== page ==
Yoga is often introduced first as a great form of exercise for the mind and body. Many gyms and health-conscious individuals credit yoga as the source their vast amounts of energy, peaceful mindset, and toned upper arms and abdomen. While it’s true that yoga is certainly a great form of exercise to keep both mind and body sharp, modern-day yogis are venturing more and more into the traditional yogic philosophy as well.
Yoga was originally taught to be a complete lifestyle, starting with your time on the mat and extending into the far reaches of everyday life. One of the great forefathers of yogic philosophy was Pantanjali, the author responsible for the prominent Yoga Sutras. Have you heard them mentioned but didn’t know if the sutras were a new pose or an up and coming superfood?
Understanding the Yoga Sutras is best started by taking a closer look at the sage responsible for penning them. Pantanjali is the author credited with these famous bits of wisdom, but not much is actually known about him as an individual. Some sources would estimate that he lived roughly around the first or second century BCE, but it isn’t known for certain. It’s quite possible that the sutras are the work of several sages combined under one name.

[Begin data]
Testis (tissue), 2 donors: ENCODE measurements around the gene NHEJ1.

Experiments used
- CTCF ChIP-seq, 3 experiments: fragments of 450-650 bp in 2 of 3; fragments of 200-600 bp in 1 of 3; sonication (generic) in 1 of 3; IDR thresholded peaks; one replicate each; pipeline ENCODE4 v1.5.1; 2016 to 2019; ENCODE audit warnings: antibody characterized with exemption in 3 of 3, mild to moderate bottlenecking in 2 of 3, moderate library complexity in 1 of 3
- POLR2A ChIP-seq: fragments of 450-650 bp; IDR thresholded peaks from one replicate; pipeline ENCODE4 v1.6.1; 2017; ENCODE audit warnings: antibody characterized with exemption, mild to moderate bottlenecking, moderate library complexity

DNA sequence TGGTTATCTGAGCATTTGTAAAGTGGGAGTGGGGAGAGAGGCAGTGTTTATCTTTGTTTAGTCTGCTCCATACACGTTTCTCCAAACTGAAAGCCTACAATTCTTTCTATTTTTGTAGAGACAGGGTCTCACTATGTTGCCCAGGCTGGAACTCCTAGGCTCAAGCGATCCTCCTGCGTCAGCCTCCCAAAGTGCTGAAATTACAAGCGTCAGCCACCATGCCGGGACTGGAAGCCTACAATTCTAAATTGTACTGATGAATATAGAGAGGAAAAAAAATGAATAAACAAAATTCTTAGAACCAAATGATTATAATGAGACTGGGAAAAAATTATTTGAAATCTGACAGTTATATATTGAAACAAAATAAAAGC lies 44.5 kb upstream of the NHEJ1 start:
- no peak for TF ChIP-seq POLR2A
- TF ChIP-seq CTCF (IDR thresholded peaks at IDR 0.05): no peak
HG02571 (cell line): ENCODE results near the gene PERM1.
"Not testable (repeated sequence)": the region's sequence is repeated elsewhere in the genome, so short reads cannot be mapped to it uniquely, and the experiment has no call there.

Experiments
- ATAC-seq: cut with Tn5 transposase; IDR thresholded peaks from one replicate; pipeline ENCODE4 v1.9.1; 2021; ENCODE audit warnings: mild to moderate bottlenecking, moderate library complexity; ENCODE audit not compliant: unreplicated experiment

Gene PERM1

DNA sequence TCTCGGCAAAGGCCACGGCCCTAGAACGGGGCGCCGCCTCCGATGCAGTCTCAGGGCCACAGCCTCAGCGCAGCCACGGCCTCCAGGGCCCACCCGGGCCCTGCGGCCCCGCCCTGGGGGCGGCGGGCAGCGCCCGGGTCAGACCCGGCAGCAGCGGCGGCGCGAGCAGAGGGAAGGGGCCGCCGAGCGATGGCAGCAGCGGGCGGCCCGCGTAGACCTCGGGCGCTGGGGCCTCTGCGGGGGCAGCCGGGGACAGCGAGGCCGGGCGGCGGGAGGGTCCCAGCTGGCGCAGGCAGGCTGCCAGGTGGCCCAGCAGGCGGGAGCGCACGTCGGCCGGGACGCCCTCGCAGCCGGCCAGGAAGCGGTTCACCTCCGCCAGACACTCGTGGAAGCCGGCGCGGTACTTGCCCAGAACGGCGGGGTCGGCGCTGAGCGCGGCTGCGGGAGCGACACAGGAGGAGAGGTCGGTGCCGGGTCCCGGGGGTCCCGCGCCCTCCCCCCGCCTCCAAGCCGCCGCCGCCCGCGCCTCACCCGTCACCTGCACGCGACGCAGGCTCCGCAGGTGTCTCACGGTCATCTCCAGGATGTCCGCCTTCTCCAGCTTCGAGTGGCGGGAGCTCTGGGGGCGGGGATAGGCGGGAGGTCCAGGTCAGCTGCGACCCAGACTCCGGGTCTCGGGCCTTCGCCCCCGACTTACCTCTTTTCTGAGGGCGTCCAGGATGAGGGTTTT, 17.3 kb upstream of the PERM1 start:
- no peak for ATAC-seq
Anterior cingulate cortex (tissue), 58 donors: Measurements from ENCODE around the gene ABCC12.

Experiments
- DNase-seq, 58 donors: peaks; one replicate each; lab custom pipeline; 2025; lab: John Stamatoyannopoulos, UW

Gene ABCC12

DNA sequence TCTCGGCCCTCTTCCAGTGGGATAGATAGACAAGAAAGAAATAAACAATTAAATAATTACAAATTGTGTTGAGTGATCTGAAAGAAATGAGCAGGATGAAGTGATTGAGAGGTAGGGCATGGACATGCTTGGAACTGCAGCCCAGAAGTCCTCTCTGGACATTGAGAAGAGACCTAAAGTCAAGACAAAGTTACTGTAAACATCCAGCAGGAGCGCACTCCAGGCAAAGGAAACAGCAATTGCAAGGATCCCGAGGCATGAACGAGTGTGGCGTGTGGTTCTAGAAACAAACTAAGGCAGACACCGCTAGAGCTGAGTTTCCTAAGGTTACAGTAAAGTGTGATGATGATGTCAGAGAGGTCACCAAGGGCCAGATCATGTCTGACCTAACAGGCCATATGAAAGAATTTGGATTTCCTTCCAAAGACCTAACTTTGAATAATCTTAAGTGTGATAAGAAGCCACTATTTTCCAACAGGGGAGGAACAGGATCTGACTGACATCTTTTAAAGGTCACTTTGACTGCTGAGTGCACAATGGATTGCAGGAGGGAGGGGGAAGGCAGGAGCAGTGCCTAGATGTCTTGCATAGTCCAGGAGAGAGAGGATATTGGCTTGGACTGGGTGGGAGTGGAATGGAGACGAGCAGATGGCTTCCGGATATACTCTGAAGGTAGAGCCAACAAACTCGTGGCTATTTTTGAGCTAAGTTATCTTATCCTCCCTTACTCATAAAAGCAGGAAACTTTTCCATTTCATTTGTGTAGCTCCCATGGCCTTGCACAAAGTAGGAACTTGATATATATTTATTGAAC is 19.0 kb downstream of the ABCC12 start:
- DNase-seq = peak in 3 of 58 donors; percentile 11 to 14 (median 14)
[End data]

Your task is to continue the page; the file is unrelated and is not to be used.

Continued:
The work itself is a compilation of sayings that detail the way to live a wise life. In total, the short piece consists of details for living out the eight primary “limbs” of yoga:
Yama: the practice of living ethically
Niyama: cultivating self-discipline and spiritual practices
Asana: yoga postures
Dhyana: meditation and contemplation
Samadhi: final state of ecstasy
Many of the limbs are accompanied by secondary traits and practices that each yogi is supposed to learn and embody. For example, the very first limb of yoga, yama, is followed by teachings on the five yamas: nonviolence, truthfulness, non-stealing, continence, and non-covetousness.
The sutras should make for a relatively quick read at less than two hundred sayings throughout the entire piece. However, they are a crucial part of understanding how your yoga influences your day-to-day lifestyle. They dictate the ways our mind should consider and respond to events that occur around us, helping us to practice the mindset of yoga instead of just the poses.
The book itself may not take much time to leaf through, but the principles can take a lifetime to fine-tune and digest. Altering the way of living that is advertised through mainstream media is a difficult endeavor. The Yoga Sutras ultimately allow yogis to live at greater peace and in harmony with the world around them.
For those yogis who don’t feel that their time on the mat is enough to give them a true taste of what yoga was intended to be, the Yoga Sutras are a great place to start. They can help to cultivate the true feelings of gratitude and happiness that your practice is intended to create.